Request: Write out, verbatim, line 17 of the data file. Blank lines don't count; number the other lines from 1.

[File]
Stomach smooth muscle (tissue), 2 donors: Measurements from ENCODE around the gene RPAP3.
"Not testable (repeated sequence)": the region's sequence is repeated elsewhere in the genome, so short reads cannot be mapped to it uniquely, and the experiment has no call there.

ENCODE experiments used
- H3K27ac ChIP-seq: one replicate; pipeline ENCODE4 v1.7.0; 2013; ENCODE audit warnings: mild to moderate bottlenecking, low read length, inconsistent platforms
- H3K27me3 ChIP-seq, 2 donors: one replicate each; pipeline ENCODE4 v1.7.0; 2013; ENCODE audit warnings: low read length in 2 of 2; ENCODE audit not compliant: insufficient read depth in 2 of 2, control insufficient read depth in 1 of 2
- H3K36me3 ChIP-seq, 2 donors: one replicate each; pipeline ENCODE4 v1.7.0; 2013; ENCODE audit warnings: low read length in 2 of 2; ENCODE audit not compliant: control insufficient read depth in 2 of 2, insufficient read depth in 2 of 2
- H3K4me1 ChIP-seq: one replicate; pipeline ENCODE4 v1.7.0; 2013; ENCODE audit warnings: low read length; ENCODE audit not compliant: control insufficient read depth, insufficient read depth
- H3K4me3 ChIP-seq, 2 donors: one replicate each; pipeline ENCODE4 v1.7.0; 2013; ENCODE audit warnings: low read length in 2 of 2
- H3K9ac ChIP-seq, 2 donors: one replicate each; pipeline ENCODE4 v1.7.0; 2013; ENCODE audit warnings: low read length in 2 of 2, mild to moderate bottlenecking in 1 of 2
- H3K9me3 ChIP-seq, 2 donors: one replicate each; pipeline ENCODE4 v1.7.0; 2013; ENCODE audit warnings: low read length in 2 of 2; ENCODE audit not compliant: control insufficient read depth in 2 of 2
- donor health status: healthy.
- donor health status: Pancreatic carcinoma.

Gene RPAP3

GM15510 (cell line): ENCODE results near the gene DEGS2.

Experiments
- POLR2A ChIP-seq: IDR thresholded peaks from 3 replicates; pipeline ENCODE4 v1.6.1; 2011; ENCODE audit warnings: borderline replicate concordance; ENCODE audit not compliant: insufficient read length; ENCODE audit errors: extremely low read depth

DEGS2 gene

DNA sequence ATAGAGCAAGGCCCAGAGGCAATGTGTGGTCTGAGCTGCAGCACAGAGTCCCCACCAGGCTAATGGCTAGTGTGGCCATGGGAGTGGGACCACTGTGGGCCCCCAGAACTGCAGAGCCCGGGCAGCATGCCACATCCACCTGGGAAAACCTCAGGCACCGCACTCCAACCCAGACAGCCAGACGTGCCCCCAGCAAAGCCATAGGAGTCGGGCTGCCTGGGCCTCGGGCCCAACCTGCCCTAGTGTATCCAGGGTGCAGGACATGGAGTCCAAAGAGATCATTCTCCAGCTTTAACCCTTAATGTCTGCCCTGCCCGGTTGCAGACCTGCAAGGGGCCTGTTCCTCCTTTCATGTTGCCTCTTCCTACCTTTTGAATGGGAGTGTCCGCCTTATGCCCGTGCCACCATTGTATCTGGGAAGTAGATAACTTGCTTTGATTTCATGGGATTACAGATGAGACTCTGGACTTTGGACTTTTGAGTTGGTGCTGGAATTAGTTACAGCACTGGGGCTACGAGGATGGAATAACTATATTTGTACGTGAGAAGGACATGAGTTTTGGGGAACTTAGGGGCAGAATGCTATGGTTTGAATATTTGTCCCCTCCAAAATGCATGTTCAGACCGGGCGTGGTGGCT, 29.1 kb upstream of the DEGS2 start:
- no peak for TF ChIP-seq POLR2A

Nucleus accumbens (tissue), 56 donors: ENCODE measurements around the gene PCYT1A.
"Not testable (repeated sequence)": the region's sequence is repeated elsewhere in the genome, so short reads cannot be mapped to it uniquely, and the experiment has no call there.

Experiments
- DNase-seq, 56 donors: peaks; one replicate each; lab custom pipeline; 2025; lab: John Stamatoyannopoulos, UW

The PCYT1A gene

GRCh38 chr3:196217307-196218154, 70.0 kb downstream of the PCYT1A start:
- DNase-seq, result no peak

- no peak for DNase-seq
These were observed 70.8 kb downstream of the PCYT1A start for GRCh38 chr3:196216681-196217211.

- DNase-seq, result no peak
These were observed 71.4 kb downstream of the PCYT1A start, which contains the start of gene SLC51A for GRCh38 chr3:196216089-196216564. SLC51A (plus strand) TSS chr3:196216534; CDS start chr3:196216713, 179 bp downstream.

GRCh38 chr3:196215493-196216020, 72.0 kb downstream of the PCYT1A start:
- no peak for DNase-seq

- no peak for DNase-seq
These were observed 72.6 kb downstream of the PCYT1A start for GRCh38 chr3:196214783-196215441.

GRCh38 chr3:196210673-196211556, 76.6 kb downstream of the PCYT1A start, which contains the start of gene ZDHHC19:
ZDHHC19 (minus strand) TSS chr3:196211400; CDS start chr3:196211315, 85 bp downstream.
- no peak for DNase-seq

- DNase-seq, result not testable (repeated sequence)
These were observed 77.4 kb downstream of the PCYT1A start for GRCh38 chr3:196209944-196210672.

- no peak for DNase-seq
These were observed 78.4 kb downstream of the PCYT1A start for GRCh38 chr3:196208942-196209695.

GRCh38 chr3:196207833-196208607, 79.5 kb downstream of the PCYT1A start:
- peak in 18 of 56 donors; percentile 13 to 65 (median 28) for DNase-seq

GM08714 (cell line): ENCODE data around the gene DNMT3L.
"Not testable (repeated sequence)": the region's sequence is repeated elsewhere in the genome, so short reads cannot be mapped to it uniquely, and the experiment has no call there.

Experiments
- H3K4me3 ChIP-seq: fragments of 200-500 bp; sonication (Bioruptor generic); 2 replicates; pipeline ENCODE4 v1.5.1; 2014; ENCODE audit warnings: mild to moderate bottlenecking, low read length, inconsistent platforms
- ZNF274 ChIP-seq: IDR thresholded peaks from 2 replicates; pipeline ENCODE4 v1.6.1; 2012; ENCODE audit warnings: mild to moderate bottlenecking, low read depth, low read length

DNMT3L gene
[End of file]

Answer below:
DEGS2 gene